by Lynn Baillif, MS, RD, LN, CDE
You may have heard that trans fats are going to be banned in certain states and cities as a public health measure. The following will help you understand what these fats are and why you should minimize them in your diet.
What are trans fats?
Trans fats are manufactured by adding hydrogen to liquid vegetable oil. The result is a product that is solid at room temperature. You may have seen the terms “hydrogenated” or “partially hydrogenated” on food labels. This means the product contains trans fat.
How do trans fats affect my health?
We used to believe that trans fats were a heart-healthy alternative to saturated (animal) fats. Years ago you may have been encouraged to switch from stick butter to stick margarine. However, a growing body of scientific evidence has shown that this is untrue. Trans fats increase the risk of heart disease by raising LDL (“bad”) cholesterol and lowering HDL (“good”) cholesterol thus changing the ratio of HDL to LDL in the body. The Harvard School of Public Health estimates that 30,000 premature cardiovascular deaths per year could be prevented by replacing trans fats in the food supply with liquid vegetable oil (unsaturated fat).
Why are trans fats used in food?
Trans fats were developed in the early 1900s as a low-cost alternative to butter.
They are frequently used in packaged food products because of their extended
shelf life. This means the cookies, crackers and chips in your cabinet will
last longer without becoming rancid. If you look around your kitchen you may
find vegetable shortening (like Crisco) and stick margarine, which are both
high in trans fats. They have a longer shelf life than butter, which contains
no trans fat. You can keep the can of vegetable shortening on your shelf for
1 year. Margarine will keep in your refrigerator for six months compared to
one to three months for butter.
What foods have trans fats?
Although stick margarine is high in trans fat, its use accounts for only one-third of the trans fat intake in the American diet. The vast majority of the trans fat we eat comes from fast food, commercial baked goods and other prepared foods. For example, a donut has approximately three grams of trans fat and a large order of french fries has approximately seven grams of trans fat. So you can see how easy it is for you to consume the eight grams of trans fat each day that is the average intake for Americans.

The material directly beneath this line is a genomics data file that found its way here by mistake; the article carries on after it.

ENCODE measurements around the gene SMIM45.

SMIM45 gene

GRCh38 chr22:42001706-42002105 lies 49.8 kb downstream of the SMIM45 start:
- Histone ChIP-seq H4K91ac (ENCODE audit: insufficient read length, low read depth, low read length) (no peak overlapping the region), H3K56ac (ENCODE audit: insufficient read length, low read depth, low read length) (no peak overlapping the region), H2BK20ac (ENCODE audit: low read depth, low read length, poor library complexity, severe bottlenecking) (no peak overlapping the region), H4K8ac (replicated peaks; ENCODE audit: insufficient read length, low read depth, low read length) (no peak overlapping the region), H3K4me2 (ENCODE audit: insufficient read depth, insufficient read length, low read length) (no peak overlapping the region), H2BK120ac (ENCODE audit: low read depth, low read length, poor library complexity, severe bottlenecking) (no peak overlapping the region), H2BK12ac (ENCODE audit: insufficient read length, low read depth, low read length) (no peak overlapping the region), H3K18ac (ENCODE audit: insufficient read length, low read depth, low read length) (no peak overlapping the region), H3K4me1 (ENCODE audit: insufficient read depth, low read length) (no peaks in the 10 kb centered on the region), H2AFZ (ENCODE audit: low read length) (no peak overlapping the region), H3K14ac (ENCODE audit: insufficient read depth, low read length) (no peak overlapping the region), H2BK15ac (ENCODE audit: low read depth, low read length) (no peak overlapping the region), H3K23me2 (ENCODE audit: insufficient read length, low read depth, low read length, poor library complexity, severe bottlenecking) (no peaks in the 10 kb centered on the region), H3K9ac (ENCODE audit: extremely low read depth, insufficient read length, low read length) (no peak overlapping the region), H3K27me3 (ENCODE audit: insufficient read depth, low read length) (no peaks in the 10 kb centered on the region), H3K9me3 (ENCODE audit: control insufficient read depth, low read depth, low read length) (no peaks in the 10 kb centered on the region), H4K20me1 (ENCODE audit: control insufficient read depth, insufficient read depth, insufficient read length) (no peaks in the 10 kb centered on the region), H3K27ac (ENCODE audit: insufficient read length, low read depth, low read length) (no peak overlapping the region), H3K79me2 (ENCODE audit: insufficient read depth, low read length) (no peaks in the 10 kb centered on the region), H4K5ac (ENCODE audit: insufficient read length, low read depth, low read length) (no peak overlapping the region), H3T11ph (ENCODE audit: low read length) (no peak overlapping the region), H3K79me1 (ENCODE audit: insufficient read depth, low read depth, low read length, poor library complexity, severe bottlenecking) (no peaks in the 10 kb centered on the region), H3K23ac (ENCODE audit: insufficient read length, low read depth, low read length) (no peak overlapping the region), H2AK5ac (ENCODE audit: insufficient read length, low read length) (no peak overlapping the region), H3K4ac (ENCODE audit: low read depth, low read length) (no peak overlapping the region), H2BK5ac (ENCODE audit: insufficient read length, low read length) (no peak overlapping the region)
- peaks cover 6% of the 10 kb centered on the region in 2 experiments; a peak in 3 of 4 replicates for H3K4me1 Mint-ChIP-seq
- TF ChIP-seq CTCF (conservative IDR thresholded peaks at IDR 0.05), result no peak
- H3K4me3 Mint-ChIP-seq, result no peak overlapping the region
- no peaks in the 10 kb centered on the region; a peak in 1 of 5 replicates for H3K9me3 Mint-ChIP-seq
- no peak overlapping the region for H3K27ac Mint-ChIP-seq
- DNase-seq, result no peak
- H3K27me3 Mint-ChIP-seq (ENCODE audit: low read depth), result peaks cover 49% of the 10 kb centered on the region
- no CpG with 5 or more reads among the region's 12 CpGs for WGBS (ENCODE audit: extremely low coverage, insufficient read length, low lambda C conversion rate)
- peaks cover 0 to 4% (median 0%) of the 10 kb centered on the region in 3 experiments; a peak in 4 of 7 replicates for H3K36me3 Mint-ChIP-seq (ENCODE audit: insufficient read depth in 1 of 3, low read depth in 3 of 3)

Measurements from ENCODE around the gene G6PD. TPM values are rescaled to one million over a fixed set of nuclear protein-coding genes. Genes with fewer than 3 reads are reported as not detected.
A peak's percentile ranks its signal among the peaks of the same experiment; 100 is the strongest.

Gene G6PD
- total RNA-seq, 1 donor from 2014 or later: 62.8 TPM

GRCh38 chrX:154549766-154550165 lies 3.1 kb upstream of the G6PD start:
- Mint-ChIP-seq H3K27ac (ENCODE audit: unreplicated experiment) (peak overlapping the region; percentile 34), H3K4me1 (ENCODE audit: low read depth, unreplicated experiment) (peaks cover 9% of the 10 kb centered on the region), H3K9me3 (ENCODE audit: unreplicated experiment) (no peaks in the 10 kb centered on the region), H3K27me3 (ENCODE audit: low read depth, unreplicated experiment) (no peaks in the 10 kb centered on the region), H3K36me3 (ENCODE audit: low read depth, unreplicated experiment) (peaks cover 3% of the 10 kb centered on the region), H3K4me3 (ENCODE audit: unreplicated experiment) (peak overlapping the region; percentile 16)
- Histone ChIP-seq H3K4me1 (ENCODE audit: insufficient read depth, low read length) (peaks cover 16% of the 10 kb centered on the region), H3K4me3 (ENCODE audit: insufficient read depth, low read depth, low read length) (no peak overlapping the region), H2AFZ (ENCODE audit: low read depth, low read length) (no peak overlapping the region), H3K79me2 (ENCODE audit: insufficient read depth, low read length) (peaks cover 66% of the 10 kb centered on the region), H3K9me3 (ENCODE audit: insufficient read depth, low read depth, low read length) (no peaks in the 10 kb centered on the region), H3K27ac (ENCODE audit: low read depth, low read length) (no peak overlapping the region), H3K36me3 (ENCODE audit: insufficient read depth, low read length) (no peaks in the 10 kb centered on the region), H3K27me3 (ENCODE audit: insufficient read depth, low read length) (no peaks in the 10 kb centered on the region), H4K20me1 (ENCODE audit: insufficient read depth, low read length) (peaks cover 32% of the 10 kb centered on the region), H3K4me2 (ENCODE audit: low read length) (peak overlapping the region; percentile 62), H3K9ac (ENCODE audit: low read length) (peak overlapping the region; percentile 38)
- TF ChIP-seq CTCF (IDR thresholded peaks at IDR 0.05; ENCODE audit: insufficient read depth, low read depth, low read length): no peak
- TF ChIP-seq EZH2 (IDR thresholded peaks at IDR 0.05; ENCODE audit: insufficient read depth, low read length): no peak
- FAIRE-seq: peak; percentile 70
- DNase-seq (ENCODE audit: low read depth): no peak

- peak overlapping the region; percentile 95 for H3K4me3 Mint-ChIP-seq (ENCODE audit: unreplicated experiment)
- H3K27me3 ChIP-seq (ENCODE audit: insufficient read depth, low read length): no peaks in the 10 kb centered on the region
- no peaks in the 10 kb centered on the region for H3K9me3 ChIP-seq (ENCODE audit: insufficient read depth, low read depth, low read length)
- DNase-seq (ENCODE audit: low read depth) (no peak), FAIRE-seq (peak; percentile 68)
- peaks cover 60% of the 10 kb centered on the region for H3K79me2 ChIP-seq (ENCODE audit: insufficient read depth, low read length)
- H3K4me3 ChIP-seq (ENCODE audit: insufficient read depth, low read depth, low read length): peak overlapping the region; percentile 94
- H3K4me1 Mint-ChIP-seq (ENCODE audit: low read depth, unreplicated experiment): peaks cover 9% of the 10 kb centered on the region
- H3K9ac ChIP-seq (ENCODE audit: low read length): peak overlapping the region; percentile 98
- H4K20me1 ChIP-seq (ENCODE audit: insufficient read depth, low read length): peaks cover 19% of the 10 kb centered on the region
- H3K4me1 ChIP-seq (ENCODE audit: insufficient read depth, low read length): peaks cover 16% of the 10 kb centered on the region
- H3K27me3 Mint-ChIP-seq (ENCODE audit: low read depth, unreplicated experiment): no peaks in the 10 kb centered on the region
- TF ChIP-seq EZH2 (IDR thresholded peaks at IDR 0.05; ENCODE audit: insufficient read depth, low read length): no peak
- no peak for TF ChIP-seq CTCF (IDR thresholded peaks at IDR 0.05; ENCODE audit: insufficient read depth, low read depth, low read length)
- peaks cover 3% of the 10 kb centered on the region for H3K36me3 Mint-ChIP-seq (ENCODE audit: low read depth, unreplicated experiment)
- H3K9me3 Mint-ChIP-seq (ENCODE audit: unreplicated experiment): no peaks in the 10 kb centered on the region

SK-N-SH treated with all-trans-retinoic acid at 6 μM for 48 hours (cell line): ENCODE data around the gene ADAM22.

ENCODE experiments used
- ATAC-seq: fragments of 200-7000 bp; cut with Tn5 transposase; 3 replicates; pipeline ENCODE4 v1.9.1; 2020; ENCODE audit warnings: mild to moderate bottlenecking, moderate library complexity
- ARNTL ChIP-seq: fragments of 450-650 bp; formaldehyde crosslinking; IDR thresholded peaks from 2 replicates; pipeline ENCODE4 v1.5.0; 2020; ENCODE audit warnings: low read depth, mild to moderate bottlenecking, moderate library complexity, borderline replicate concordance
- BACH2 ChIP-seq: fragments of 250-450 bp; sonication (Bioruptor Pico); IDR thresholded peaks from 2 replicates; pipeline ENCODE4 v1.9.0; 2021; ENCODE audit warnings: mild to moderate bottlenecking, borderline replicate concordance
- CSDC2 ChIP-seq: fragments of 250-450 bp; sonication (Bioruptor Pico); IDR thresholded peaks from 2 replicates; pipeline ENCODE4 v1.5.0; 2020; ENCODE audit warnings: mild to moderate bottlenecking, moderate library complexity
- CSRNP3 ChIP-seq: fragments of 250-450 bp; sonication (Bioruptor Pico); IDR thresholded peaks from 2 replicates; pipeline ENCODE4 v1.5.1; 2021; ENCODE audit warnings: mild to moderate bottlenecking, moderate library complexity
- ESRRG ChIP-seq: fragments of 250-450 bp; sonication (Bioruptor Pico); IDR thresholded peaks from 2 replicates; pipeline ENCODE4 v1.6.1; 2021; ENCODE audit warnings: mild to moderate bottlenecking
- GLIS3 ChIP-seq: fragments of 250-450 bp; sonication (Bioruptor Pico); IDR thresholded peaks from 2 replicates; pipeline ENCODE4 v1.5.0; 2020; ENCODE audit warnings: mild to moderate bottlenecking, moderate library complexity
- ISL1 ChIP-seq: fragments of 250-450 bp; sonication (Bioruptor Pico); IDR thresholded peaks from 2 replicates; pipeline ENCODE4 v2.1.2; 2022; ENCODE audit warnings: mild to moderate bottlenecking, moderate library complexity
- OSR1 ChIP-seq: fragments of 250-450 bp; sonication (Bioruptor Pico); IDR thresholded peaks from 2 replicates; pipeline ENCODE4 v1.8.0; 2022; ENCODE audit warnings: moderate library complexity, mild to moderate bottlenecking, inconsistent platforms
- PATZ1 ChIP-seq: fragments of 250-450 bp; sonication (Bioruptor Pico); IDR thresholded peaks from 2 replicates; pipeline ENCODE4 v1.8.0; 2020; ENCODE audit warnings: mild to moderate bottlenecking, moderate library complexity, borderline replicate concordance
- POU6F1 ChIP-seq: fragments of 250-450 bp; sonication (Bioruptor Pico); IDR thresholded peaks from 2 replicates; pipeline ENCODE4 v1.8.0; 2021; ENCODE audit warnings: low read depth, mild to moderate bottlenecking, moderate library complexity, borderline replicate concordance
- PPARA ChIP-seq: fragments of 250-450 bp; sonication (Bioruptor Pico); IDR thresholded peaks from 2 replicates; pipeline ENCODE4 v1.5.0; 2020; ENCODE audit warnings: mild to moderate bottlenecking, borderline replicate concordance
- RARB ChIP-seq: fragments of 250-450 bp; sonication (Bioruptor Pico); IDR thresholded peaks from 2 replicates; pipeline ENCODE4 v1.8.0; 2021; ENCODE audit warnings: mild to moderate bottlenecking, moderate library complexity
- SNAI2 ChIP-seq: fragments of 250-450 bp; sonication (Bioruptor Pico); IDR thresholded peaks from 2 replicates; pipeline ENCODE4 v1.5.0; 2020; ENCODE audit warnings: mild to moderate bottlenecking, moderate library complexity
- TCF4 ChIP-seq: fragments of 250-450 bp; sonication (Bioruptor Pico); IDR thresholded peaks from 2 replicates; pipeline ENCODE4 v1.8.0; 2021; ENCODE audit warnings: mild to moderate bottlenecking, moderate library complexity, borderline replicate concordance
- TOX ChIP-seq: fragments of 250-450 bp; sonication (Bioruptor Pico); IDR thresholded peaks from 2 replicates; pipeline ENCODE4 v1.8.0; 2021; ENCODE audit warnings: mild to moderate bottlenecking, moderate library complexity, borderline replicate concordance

How do I know if there are trans fats in foods I buy at the grocery store?
As of January 1, 2006, the Food and Drug Administration has required manufacturers to include trans fat on the nutrition facts label. You will find it listed underneath total fat. Products can be labeled as zero grams of trans fat if they contain less than .5 grams trans fat per serving. So, you may see partially hydrogenated oil on the ingredient list even though the label states zero grams of trans fat. In such a case, be careful. If you eat a large amount of the product your trans fat intake can add up.
Can I continue to eat trans fats?
According to the American Diabetes Association 2007 Nutrition Recommendations
and Interventions for Diabetes, you should minimize your consumption of trans
fats. Although there are trace amounts of trans fats which occur naturally in
beef and dairy products, there is no need to avoid these foods since the amounts
they contain are
Should I use margarine or butter?
The answer depends on how often you use it and for what purpose. If you rarely use butter or margarine, having whichever you prefer is fine. Otherwise, it is a good idea to explore this question. Light butter has less unhealthy animal fat than stick butter while tub margarine has less trans fat than stick margarine. As a spread, tub margarine with water or liquid vegetable oil as the first listed ingredient or labeled as “no trans fat” is a wise choice. If your goal is to prevent food from sticking to a pan while cooking or baking you can use a vegetable oil cooking spray or nonstick pans so you do not need to use butter or margarine. When flavoring vegetables, potatoes, popcorn or other foods, try a butter-flavored powder like Butter Buds. It contains no fat. If you prefer the flavor of butter in your homemade baked goods, try using half light butter and half regular butter for the fat in the recipe. You can also decrease the fat in the recipe by one-third without changing the texture of the finished product. Another option when baking is to use a fruit puree (applesauce, mashed banana or baby food prunes) to replace up to three-quarters of the fat in the recipe. But remember this will increase the carbohydrate content of the finished product.
What else can I do to avoid trans fats?
When dining out, ask what type of fat is used in preparing your food. Some establishments are making an effort to reduce their use of trans fats. For example, McDonald’s now uses an oil for cooking french fries that contains no trans fats. Marriott International has undertaken a company wide program to rid its hotel restaurants of trans fats without compromising food quality. However, it is important to remember that even if fried foods and baked goods are made without trans fats, they are still often high in total fat content. We will talk about how to manage your overall fat intake in a future column.